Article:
How social worker and teacher combined to turn around my adopted son’s education

Raising children who have experienced trauma can be difficult, says Sally Donovan, but schools that eschew a 'zero tolerance' approach can help

school pupil classroom
Photo: WestEnd61/REX/Shutterstock (picture posed by model)

By Sally Donovan

One hot and sticky afternoon, almost exactly four years ago, Mr D and I and our social worker, our adopted son Jamie’s teaching assistant and several members of his secondary school’s leadership team settled awkwardly around a big table in a small meeting room. It wasn’t called a crisis meeting but, looking back, that’s what it was.

My heart was going like the clappers because I knew there was so much at stake. We were on the verge of dreadfulness. This was the end of the first year in secondary school and things were unravelling, at school and at home. A child who had coped well at primary school was hyper-vigilant, unable to focus and behaving inappropriately. Our family was barely hanging on and school were wobbling over whether this was the right place for Jamie. It could all have gone disastrously.

It didn’t go disastrously. Four years on and our son is at the same school, is about to sit GCSEs and has his prom suit hanging in his wardrobe. Our family has weathered some extraordinary times and is doing well. So what changed?

Social work involvement critical

Looking back, there were two critical people at that meeting, without whom things could have turned out very differently.

Having a knowledgeable and skilled social worker alongside us shifted things considerably. He spoke with experience and knowledge about trauma, why it is present in some children, how it’s not a choice and why trying to threaten, train or exclude it away can make things worse.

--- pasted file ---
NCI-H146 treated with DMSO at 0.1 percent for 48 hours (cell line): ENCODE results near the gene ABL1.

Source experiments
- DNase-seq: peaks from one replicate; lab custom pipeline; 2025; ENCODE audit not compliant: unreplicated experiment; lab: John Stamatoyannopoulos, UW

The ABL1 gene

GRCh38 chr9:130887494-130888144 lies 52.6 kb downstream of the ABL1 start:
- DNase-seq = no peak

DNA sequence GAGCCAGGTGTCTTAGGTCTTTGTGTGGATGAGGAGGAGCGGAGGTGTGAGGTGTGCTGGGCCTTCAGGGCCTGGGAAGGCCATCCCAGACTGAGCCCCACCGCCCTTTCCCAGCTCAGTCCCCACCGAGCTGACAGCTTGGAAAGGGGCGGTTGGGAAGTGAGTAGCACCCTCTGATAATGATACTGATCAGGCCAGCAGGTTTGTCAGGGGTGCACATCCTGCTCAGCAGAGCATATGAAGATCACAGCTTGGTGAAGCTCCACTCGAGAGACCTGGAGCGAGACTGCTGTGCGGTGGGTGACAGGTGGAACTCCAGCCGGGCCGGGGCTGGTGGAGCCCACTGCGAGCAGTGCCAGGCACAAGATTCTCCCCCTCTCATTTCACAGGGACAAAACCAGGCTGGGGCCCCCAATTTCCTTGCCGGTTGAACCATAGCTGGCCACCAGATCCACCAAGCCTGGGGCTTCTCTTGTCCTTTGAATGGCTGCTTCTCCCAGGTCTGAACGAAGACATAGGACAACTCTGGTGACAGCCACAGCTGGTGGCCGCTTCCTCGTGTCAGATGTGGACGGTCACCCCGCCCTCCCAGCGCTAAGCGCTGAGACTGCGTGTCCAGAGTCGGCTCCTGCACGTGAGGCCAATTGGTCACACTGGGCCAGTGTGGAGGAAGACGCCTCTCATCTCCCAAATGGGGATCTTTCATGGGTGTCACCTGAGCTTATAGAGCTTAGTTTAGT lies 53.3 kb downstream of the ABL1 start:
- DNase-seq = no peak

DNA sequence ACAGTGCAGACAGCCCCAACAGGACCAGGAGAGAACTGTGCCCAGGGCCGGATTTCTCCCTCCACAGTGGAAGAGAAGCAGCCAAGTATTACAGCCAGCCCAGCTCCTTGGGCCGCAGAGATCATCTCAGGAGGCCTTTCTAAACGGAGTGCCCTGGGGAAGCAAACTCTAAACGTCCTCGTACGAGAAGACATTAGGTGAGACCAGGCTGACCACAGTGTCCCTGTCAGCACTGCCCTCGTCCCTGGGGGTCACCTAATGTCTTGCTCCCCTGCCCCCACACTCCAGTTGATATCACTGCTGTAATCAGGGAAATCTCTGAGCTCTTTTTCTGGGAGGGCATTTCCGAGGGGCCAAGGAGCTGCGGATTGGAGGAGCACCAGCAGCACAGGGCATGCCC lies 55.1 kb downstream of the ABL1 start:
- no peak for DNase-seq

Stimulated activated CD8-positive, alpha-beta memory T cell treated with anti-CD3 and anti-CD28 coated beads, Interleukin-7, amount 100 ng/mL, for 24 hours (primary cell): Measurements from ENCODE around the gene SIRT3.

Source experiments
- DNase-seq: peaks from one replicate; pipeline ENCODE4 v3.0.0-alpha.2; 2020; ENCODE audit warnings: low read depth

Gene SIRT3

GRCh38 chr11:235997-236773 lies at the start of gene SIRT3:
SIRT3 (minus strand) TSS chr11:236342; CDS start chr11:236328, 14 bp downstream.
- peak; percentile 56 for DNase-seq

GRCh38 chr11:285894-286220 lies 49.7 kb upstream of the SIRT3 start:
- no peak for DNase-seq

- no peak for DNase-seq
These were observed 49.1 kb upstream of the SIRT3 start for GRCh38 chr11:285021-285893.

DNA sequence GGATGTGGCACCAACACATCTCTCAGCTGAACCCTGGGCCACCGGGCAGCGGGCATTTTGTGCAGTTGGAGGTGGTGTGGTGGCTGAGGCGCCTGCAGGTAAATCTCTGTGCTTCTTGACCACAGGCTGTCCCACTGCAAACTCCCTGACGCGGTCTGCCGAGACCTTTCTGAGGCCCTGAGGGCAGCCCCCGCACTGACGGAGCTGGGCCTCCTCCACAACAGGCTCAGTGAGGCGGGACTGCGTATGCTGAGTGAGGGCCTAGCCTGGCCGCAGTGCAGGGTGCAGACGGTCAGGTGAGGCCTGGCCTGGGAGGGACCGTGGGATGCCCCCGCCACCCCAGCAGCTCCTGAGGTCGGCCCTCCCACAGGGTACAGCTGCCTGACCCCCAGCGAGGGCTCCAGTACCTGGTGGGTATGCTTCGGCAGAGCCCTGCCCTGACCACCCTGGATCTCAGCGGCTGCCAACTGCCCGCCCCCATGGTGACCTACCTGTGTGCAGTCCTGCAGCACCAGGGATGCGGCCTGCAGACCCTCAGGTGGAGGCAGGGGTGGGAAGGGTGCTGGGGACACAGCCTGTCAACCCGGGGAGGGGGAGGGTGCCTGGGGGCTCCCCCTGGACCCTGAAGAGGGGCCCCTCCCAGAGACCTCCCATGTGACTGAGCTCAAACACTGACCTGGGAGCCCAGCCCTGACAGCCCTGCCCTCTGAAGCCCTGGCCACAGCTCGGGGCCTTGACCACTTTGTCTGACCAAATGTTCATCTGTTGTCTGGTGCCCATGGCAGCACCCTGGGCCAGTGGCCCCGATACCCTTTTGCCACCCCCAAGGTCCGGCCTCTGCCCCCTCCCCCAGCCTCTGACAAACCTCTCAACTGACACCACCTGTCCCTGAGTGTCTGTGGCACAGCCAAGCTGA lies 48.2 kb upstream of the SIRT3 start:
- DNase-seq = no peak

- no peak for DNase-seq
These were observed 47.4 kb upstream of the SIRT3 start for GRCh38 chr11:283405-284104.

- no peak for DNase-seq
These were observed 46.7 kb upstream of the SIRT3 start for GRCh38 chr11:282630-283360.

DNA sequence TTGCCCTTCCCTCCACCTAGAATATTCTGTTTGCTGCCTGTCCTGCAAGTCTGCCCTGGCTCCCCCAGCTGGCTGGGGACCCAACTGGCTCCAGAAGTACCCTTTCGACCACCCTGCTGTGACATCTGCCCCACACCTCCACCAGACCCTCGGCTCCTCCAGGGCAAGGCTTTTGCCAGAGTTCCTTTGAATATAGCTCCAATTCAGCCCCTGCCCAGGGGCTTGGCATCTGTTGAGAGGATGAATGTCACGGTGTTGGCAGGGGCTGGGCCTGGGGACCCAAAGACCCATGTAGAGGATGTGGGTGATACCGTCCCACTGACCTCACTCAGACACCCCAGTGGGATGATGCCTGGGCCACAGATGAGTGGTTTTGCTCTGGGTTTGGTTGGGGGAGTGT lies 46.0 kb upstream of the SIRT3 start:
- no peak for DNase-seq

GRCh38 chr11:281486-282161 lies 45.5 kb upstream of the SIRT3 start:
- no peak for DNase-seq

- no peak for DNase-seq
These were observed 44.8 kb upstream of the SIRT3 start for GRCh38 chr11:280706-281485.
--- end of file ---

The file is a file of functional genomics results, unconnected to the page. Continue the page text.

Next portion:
He was able to suggest workable and flexible strategies that could be managed within the existing organisation, such as Jamie being able to leave the classroom, with no sanction, and seek safety in the student support centre.

Having a social worker say those things is far more powerful than a parent saying them. It sounds more like common sense and less like excuses.

Sat quietly at that table was the newly appointed head of year. She listened carefully and borrowed a book I had brought along (Inside I’m Hurting, by Louise Bomber). The following term she rang me from a course she was attending on supporting looked-after and adopted children in school, run by Louise, to tell me how much sense it was all making and the ideas she had for supporting not just our adopted son, but many other children in school.

Building relationships

The stream of detentions and letters home dried up, further training was carried out, triggers were identified, regular meetings took place, nerves were held and relationships were built.

Relationships were built and that really is the heart of it.

Relationships have been built between Jamie and the staff supporting him and looking out for him and they’ve been built between school and home.

These relationships are grounded in mutual respect, kind honesty and continual adjustment and learning, and they have given us all the resilience to get through some difficult times.